Archive for the ‘Transact-SQL’ Category

LAST_VALUE does not always return with the same value. The workaround is to use FIRST_VALUE but order the records descendingly.


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I have a dataset as shown below. When the OP_CODE is null and PRIORITY = 1, I need to shift the OP_CODE of the Priority = 2 to become 1 and 3 to become 2 and 4 to become 3.

The dataset also has the history of the changes made to the records.

At first I ranked the records by using the RANK function but it didn’t work at all. It set the ranking incorrectly as shown below. It didn’t work because it ranks every record instead of every distinct record in the partition.

I then used DENSE_RANK function as it ranks the records within the partition of a result set, without any gaps in the ranking. When there is a tie in the partition, it ranks it to the same number. In this example, there are 3 records with the Priority_Shifted of 30000. These 3 records should all be ranked to 4. The DENSE_RANK function has done it! ūüôā



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I am having issue with setting a date to 1002-01-01 when null in SQL Server because it’s out of range.

To get around it, use the DATEFROMPARTS function (available from SQL Server 2012) and it must¬†use datetime2 data type (datetime won’t work). An example is shown below.



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This is rather annoying as all dates stored into CRM database need to be converted to the local time.

There are two options:

  1. Use the CRM standard views prefixed with Filtered
  2. Use the CRM standard function calleddbo.fn_UTCToTzCodeSpecificLocalTime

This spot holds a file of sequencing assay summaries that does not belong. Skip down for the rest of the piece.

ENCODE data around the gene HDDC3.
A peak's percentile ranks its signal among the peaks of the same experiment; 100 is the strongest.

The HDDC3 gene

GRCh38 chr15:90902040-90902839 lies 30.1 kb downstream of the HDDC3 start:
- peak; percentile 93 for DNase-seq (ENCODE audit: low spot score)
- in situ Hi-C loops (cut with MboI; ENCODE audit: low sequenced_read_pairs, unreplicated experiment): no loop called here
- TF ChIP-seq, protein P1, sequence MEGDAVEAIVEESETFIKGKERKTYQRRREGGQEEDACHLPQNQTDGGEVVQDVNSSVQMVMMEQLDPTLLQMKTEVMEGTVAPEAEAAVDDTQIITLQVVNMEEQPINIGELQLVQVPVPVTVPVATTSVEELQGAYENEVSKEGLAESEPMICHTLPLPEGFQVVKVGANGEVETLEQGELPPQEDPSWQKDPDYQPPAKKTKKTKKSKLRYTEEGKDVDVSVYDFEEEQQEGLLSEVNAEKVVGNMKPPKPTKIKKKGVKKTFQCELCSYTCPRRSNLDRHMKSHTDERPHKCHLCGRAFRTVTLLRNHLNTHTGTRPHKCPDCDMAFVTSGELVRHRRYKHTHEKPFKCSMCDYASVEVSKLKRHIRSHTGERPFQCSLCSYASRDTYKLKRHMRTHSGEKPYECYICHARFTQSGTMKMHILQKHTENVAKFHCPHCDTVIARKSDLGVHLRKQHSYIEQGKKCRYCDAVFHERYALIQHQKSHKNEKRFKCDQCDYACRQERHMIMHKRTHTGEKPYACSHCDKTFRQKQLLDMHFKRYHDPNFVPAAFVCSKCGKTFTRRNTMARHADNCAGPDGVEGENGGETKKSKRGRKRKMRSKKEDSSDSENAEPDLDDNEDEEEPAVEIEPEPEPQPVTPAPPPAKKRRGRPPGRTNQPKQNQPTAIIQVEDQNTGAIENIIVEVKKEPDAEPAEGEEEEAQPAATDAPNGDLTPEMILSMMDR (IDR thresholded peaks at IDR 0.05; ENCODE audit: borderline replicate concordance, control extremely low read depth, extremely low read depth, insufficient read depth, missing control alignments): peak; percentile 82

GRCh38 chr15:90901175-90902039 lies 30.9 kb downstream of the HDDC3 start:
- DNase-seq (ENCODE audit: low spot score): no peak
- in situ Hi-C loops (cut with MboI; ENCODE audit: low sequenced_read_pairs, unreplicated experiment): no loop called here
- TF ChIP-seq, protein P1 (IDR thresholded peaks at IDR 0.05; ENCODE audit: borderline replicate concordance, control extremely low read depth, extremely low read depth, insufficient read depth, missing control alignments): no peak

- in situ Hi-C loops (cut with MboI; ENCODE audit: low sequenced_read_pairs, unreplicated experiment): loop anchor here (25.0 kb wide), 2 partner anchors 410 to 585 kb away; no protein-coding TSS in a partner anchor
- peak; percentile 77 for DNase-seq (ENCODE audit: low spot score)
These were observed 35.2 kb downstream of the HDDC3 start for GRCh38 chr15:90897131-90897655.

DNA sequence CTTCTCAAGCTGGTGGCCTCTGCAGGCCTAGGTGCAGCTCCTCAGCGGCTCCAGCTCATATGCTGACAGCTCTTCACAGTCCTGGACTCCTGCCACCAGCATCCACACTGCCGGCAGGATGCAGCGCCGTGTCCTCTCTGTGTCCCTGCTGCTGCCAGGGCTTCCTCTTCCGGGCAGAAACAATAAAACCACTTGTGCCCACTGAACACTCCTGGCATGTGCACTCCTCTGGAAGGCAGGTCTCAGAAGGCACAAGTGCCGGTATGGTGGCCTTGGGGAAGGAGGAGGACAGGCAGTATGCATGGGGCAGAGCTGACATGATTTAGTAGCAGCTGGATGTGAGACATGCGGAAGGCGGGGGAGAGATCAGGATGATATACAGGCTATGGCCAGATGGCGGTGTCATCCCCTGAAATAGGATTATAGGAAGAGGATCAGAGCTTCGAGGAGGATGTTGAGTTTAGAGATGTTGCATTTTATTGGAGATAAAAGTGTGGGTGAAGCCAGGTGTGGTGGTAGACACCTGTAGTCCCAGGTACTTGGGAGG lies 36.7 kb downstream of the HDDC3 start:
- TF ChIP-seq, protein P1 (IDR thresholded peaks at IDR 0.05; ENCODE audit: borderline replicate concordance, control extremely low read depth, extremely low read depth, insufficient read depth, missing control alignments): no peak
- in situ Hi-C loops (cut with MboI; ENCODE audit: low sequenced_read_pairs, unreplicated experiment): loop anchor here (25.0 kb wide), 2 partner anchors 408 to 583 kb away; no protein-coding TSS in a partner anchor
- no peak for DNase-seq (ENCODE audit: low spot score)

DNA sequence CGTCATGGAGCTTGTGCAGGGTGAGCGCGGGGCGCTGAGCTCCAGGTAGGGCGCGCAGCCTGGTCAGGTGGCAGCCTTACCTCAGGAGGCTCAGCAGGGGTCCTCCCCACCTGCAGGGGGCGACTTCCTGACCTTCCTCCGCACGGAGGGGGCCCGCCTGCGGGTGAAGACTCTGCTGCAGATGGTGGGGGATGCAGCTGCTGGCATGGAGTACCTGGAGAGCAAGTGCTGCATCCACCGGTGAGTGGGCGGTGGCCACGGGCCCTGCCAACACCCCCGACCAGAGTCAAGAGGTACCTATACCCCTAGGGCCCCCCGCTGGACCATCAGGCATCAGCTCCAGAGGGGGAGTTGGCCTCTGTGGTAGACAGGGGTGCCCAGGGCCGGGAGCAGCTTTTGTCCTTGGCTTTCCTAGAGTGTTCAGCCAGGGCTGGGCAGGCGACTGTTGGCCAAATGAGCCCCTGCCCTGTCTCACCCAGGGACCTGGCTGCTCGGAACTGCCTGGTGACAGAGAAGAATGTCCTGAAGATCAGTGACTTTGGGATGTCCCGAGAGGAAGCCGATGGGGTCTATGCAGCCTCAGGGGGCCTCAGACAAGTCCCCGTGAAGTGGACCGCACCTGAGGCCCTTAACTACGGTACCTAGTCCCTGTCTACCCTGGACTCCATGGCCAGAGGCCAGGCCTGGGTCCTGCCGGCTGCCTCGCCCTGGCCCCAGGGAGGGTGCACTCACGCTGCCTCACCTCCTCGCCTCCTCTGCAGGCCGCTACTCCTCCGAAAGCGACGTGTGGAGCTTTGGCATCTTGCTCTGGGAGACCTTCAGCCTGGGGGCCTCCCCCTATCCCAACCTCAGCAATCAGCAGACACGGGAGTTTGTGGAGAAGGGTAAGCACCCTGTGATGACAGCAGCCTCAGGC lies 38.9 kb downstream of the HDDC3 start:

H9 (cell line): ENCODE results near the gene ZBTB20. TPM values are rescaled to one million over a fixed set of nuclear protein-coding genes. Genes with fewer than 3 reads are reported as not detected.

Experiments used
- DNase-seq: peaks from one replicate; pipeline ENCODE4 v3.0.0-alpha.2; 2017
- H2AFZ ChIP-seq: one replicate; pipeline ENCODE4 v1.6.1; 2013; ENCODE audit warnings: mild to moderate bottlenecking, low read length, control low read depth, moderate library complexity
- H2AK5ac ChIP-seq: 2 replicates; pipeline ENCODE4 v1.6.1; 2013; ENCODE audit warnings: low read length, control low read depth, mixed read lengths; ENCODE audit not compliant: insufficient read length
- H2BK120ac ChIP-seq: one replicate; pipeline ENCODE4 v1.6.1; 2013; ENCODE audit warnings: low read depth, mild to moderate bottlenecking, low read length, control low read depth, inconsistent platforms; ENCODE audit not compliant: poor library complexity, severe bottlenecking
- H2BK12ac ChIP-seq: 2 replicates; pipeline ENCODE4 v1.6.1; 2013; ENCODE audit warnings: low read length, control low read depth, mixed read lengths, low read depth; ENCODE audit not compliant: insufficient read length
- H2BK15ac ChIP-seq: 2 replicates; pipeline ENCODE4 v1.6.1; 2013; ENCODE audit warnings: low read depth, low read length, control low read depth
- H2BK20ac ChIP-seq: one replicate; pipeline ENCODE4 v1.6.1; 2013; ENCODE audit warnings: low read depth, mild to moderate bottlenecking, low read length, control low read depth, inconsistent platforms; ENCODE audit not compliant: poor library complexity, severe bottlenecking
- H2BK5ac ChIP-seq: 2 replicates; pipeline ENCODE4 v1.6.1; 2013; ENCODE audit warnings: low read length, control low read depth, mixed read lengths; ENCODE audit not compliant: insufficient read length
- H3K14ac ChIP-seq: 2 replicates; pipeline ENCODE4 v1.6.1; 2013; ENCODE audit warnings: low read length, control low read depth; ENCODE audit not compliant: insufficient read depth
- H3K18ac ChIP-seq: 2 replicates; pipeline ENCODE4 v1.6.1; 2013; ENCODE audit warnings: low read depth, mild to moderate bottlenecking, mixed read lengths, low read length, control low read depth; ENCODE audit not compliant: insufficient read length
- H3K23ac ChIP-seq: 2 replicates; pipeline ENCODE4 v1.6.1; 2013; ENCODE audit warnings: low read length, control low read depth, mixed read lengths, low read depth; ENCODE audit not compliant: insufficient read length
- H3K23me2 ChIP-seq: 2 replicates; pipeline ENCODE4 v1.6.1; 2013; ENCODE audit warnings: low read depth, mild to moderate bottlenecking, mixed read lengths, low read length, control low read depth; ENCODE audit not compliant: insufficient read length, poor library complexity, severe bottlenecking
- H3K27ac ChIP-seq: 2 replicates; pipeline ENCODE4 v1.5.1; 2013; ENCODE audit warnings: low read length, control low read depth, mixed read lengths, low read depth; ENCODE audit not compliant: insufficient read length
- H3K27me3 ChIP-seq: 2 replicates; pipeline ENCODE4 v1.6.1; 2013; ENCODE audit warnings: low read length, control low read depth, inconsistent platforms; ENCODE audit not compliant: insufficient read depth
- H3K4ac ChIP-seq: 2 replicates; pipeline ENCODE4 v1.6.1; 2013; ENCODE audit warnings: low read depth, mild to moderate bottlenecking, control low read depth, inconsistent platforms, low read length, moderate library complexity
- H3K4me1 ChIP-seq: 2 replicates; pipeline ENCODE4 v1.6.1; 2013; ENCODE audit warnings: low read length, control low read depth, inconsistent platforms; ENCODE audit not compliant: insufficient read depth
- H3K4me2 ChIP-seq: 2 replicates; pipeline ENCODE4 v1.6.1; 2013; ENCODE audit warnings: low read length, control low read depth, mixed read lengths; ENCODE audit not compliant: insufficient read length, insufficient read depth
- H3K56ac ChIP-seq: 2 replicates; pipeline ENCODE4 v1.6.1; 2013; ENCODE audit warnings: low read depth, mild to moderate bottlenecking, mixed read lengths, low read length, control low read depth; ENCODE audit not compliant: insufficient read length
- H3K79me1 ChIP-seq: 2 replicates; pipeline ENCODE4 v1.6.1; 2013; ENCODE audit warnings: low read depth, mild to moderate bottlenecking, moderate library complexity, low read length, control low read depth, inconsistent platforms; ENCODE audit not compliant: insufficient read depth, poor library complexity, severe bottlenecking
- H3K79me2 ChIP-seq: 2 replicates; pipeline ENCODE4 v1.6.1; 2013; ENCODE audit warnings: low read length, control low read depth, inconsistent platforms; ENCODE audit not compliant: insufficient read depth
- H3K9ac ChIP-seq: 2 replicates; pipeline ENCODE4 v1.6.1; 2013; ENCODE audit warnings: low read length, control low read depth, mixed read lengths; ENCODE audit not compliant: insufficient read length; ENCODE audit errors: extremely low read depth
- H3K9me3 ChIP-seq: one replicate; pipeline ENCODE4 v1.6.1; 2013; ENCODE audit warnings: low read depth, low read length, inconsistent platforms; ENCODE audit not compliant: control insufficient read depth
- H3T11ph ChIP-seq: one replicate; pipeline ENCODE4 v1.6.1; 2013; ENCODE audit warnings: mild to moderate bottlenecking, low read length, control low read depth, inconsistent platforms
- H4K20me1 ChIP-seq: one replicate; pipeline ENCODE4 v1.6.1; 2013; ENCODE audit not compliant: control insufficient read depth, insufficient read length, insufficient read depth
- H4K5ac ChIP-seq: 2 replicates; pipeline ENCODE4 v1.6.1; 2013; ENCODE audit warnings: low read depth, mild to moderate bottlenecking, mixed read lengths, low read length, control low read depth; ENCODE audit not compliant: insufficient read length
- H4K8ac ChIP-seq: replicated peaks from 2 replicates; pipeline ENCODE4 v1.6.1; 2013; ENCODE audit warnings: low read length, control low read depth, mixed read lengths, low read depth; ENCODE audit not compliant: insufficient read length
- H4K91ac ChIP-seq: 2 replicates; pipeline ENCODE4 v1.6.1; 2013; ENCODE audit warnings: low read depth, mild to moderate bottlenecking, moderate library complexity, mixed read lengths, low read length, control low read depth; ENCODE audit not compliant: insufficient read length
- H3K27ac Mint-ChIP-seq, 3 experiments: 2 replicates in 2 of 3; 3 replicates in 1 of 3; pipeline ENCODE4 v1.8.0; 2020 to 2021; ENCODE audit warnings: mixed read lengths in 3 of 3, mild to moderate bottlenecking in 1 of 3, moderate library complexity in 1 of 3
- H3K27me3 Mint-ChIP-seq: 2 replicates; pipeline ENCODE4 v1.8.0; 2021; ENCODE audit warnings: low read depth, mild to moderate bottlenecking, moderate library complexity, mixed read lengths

Using option 1 with the Filtered standard view is slow.

I ended up with option 2 as it is quicker, but I need to get the time zone code from the UserSettingsBase table.

Example code:


= ( SELECT TOP 1 TimeZoneCode

FROM UserSettingsBase

WHERE SystemUserId = dbo.fn_FindUserGuid()



SELECT DateOfAssessment = CAST(dbo.fn_UTCToTzCodeSpecificLocalTime(DateofAssessment, @TimeZoneCode) AS DATE)









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Say a Business Unit A’s last incident date was 12 April 2013. The date this blog was written is 15 June 2014.

If no incidents and injuries after 360 days, then this business unit has achieved a Perfect Year on 7 Apr 2014 (past). The next Perfect Years would be 2 Apr 2015 (future) and so on.

If no incidents and injuries after 180 days, then this business unit has achieved a Perfect Half Year on 9 Oct 2013 (past). The next Perfect Half Years would be 7 Apr 2014 (past), 4 Oct 2014 (future) and so on.

If no incidents and injuries after 90 days, then this business unit has achieved a Perfect Quarter on 11 Jul 2013. The next Perfect Quarters would be 9 Oct 2013 (past), 7 Jan 2014 (past), 7 Apr 2014 (past), 6 July 2014 (future), 4 Oct 2014 (future) and so on.